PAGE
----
Erdoğan, out, git, istifa. Power corrupts. It’s time to go. If it sounds familiar, it’s because I wrote the same thing about a year ago. Or maybe it’s because you’ve been paying attention to the thousands in the streets of Turkey’s cities in what’s being called the Gezi Park protests (Gezi Park eylemleri).
Erdoğan is sounding increasingly crazy and blames this unrest on a few students and some foreigners. He’s also said, “for every 100,000 protesters, I’ll bring out 1,000,000 supporters,” essentially saying, “screw you; I’m not listening” (my translation). He likes to point out that there’s no opposition party with much support which is true, but it must be hard to form much of an opposition in the country with more journalists in detention than any other in the world.
Erdoğan called social media “a menace to society”. Well, sure, it must be hard to put all those twitters in jail. Oh wait, in İzmir they tried! They detained 25 people based on their tweets, such as “don’t go to Konak, the police are using tear gas there now”. Dangerous people, huh? Kind of like opposition journalists.
Erdoğan called the protestors “looters” (çapulcular). The protesters turned around and started called themselves “çapulcu” and turned it into an English word saying “I’m çapuling”. So the Turkish language institution changed the definition of çapulcu but not other words deriving from the same root such as the verb, çapulmak (I’ve had some trouble verifying that this language change is anything more than a rumour). It’s all a bit ridiculous if it weren’t so serious.
There’s been a rash of graffiti in Turkey’s generally graffiti-free cities. My favourite references Erdoğan’s recommendation that every woman ought to have three kids, the quote that set off last year’s blog asking him to resign. (I took this photo and all the protest photos on this page in Ankara.)
Graffiti translation: “do you want three more like us?”
If you don’t think that one once-revered man, a hero even, can go crazy with power and ruin an entire country, well you only need to look south to Mr. Mugabe. Yes, Erdoğan ought to go before it’s too late.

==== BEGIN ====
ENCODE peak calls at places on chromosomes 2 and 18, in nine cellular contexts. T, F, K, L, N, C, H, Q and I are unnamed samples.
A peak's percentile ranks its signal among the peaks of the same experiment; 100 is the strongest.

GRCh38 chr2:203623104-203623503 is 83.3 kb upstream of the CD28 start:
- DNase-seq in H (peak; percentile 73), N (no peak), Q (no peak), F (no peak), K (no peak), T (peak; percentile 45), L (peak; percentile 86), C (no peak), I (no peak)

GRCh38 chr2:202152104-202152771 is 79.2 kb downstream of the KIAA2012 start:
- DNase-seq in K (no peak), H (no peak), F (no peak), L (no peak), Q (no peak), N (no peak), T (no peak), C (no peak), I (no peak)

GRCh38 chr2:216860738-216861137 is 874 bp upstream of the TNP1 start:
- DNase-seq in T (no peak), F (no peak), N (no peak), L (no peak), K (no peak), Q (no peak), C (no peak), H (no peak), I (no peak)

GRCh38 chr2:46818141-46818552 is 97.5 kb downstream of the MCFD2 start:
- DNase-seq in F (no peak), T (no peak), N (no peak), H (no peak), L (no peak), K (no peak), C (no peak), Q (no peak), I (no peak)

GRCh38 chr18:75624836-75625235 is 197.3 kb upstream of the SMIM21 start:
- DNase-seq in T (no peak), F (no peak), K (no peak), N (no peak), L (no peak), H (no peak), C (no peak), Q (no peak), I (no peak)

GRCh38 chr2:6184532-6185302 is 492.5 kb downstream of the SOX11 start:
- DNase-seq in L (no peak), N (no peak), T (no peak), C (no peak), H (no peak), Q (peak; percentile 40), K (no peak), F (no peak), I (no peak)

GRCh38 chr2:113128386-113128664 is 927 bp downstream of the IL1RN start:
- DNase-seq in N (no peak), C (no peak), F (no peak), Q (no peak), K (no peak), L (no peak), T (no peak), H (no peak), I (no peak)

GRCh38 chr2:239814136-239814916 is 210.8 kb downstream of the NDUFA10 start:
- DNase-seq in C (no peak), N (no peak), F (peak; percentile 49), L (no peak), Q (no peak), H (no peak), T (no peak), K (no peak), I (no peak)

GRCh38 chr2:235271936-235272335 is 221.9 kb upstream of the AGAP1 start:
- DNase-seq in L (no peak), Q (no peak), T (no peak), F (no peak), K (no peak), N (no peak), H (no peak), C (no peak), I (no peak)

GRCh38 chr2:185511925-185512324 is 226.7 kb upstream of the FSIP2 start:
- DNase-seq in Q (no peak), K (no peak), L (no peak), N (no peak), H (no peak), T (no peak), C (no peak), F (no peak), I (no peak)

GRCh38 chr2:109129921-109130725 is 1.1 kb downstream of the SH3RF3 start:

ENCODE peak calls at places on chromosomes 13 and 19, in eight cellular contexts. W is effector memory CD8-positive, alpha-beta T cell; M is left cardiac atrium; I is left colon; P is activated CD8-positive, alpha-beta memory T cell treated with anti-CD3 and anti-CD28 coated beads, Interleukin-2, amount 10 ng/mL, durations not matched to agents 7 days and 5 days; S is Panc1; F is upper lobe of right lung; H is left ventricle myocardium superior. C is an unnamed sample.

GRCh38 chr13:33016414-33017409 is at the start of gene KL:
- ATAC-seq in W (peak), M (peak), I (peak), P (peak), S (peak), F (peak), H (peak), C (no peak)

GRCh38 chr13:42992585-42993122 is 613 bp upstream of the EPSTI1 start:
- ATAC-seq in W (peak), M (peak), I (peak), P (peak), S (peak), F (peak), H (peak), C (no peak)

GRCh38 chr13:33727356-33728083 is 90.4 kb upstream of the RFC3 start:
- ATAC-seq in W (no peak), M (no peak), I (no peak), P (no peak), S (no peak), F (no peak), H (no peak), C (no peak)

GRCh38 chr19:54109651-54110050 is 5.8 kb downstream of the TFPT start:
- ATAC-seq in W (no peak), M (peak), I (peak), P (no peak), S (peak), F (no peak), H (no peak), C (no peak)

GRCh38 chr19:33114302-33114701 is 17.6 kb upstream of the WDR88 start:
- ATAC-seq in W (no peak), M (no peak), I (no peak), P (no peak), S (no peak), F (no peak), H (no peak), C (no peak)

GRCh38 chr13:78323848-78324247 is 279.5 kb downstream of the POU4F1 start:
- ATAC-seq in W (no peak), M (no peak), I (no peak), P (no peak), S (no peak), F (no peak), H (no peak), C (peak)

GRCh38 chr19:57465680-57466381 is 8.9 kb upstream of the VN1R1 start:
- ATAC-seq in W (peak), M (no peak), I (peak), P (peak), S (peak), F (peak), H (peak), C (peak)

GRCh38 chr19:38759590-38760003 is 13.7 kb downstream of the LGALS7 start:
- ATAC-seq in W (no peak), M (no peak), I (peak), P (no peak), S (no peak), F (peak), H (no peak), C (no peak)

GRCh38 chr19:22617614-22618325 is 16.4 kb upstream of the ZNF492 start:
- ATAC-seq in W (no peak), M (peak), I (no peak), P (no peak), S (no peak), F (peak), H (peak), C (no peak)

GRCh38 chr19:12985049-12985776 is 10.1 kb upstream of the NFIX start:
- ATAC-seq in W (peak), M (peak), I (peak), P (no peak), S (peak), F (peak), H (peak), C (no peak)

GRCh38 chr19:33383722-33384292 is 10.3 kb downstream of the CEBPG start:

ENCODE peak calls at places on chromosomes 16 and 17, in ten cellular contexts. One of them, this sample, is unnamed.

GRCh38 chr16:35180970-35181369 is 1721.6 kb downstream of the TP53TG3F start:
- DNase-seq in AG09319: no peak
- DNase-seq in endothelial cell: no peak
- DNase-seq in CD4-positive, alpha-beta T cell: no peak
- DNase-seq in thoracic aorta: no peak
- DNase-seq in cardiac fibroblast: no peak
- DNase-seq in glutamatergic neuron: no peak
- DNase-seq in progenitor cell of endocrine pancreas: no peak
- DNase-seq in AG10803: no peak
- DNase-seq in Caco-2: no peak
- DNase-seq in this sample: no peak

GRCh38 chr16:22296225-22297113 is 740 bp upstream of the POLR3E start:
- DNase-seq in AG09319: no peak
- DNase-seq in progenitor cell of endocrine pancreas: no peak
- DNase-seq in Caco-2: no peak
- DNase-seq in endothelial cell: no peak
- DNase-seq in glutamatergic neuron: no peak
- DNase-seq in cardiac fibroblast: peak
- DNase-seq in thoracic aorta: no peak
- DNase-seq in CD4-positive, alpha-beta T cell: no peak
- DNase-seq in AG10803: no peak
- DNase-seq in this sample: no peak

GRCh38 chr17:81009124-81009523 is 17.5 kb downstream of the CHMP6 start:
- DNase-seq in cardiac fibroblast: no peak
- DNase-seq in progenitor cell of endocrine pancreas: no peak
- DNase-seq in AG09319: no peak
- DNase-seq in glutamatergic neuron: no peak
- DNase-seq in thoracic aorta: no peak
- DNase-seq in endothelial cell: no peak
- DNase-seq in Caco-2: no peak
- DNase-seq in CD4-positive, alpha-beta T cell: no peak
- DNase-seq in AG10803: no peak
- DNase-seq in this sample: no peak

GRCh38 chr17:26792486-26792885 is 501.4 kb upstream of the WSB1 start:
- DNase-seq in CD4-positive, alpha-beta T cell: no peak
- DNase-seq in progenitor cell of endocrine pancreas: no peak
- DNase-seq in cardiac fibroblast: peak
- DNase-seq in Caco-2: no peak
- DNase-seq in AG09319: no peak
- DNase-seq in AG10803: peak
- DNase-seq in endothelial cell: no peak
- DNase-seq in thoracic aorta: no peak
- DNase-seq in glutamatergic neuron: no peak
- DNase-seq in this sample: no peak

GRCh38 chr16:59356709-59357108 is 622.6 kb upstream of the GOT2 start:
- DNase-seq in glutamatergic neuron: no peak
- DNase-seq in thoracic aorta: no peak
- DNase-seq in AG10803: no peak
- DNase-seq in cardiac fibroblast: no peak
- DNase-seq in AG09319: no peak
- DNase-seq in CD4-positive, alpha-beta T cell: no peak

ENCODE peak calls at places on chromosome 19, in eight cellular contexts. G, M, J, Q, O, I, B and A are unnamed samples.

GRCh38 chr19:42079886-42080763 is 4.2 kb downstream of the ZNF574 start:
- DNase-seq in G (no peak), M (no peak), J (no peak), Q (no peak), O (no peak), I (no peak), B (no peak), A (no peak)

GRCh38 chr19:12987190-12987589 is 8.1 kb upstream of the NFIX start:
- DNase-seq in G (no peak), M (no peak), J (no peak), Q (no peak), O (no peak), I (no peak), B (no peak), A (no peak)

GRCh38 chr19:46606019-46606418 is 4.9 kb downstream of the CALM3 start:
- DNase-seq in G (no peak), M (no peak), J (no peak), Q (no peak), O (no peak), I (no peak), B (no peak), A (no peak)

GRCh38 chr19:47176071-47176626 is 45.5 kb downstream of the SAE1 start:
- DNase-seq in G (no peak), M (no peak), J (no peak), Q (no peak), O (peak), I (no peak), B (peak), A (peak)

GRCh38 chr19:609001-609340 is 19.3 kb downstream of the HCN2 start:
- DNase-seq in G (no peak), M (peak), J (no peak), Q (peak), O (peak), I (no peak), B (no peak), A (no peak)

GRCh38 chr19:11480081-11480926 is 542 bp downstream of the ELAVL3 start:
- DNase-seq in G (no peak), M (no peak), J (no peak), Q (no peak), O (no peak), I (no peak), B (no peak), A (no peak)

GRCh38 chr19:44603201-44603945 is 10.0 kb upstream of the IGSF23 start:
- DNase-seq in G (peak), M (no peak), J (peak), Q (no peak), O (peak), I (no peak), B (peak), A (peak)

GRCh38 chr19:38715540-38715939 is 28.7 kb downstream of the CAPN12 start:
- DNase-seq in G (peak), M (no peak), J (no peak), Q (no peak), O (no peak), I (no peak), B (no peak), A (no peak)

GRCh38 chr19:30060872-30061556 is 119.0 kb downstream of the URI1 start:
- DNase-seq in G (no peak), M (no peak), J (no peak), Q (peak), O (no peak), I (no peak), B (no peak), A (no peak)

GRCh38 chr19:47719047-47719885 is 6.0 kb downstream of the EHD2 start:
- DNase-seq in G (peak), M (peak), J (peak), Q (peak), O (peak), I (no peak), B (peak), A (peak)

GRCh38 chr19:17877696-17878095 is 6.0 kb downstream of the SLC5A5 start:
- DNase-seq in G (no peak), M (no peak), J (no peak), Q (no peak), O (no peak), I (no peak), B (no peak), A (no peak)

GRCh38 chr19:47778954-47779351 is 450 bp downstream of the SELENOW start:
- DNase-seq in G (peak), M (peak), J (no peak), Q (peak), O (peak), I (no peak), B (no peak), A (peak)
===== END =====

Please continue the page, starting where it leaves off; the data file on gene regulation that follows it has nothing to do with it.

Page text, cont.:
A few days ago I was talking with a couple guys from Ankara in the village of Uşakgöl (Beypazarı, Ankara) in the foothills of the Köroğlu Mountains. I told them some of the things I like about Turkey, and one of them said, “yes, Turkey has everything: the sea, the mountains, big cities, lots of villages with friendly people, and even the Gezi Park protests!” Haha, we all laughed.
Turkey also has tremendous bicycle touring, and I’ve been doing in a little. From Han I returned for the third time to the Frig religious center of Yazılıkaya. My first time leaving there I had gone east, the second time west, this time I headed north and found a few more Frig sites including Küçük Yazılıkaya with distinct writing, Gerdek Kaya Mezar Anıtı with carved pillars like at Petra, and the tremendous rock castle of Doğanlı (both near Çukurca). Carved in a crack in the rock inside the castle is a vertical staircase with excellent hand and foot holds allowing access right to the top. It was exciting enough that two young guys from Eskişehir, Osman and Gökhan, were too afraid to climb to the top even as I showed them the way.
My final Frig site reminded me of something that anyone reading this blog ought to be acutely aware: you can publish anything on the internet. I found a reference to Kayzer Kale saying it was the best site on the Frig Yolu. It was a 24km round-trip detour from İncik — of course all uphill on the way there — to see a couple short sections of old rocks walls. The top of the climb was steep with loose rocks and overgrown prickly bushes. Yeah, thanks, probably the biggest disappointment on the Frig Yolu. You read it here.
In Ağlarca the mayor invited me for breakfast. She was the first female mayor of the village and had brought internet to the village and a minaret to the mosque. In Seyitgazi I had the first of many opportunities to see dead Ottoman heroes in their tombs, a form of worship that Turks practice with a bit too much zeal for my taste. I asked the solemn women why Seyit Battal Gazi’s tomb is so long, and they earnestly replied that he was seven meters tall. I managed not to laugh.